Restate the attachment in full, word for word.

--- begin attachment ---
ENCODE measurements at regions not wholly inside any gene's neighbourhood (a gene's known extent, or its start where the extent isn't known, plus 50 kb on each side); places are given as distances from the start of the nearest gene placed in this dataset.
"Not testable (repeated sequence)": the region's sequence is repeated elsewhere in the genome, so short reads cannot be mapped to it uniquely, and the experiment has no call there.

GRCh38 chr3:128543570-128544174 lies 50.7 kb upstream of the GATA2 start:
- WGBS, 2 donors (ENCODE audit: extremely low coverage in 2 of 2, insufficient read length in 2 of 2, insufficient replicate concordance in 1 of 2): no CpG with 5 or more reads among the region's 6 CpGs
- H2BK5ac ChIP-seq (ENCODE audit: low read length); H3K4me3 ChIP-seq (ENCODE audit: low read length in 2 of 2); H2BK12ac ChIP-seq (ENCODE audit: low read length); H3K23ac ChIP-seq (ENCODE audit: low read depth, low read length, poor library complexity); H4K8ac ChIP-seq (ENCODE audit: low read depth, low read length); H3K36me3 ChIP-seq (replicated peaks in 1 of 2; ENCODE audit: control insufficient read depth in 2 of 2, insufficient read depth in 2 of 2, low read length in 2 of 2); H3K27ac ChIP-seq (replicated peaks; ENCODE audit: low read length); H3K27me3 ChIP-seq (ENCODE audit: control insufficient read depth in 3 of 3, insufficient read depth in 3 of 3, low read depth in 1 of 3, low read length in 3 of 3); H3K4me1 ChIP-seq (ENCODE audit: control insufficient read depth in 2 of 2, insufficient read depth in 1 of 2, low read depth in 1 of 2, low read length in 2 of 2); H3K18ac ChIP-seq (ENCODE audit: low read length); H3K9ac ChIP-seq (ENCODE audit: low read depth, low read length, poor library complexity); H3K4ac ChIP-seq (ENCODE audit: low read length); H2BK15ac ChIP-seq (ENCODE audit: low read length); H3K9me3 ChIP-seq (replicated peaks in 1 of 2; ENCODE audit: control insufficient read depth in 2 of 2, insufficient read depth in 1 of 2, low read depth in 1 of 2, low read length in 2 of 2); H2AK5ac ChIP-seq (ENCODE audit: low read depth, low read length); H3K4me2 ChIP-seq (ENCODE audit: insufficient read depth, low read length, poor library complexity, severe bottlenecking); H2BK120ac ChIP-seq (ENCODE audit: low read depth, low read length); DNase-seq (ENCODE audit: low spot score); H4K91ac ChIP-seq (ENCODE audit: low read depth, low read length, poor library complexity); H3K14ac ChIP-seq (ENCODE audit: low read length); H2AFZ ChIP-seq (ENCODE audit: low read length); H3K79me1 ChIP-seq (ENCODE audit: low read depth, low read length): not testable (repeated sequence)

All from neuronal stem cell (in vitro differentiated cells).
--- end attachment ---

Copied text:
ENCODE measurements at regions not wholly inside any gene's neighbourhood (a gene's known extent, or its start where the extent isn't known, plus 50 kb on each side); places are given as distances from the start of the nearest gene placed in this dataset.
"Not testable (repeated sequence)": the region's sequence is repeated elsewhere in the genome, so short reads cannot be mapped to it uniquely, and the experiment has no call there.

GRCh38 chr3:128543570-128544174 lies 50.7 kb upstream of the GATA2 start:
- WGBS, 2 donors (ENCODE audit: extremely low coverage in 2 of 2, insufficient read length in 2 of 2, insufficient replicate concordance in 1 of 2): no CpG with 5 or more reads among the region's 6 CpGs
- H2BK5ac ChIP-seq (ENCODE audit: low read length); H3K4me3 ChIP-seq (ENCODE audit: low read length in 2 of 2); H2BK12ac ChIP-seq (ENCODE audit: low read length); H3K23ac ChIP-seq (ENCODE audit: low read depth, low read length, poor library complexity); H4K8ac ChIP-seq (ENCODE audit: low read depth, low read length); H3K36me3 ChIP-seq (replicated peaks in 1 of 2; ENCODE audit: control insufficient read depth in 2 of 2, insufficient read depth in 2 of 2, low read length in 2 of 2); H3K27ac ChIP-seq (replicated peaks; ENCODE audit: low read length); H3K27me3 ChIP-seq (ENCODE audit: control insufficient read depth in 3 of 3, insufficient read depth in 3 of 3, low read depth in 1 of 3, low read length in 3 of 3); H3K4me1 ChIP-seq (ENCODE audit: control insufficient read depth in 2 of 2, insufficient read depth in 1 of 2, low read depth in 1 of 2, low read length in 2 of 2); H3K18ac ChIP-seq (ENCODE audit: low read length); H3K9ac ChIP-seq (ENCODE audit: low read depth, low read length, poor library complexity); H3K4ac ChIP-seq (ENCODE audit: low read length); H2BK15ac ChIP-seq (ENCODE audit: low read length); H3K9me3 ChIP-seq (replicated peaks in 1 of 2; ENCODE audit: control insufficient read depth in 2 of 2, insufficient read depth in 1 of 2, low read depth in 1 of 2, low read length in 2 of 2); H2AK5ac ChIP-seq (ENCODE audit: low read depth, low read length); H3K4me2 ChIP-seq (ENCODE audit: insufficient read depth, low read length, poor library complexity, severe bottlenecking); H2BK120ac ChIP-seq (ENCODE audit: low read depth, low read length); DNase-seq (ENCODE audit: low spot score); H4K91ac ChIP-seq (ENCODE audit: low read depth, low read length, poor library complexity); H3K14ac ChIP-seq (ENCODE audit: low read length); H2AFZ ChIP-seq (ENCODE audit: low read length); H3K79me1 ChIP-seq (ENCODE audit: low read depth, low read length): not testable (repeated sequence)

All from neuronal stem cell (in vitro differentiated cells).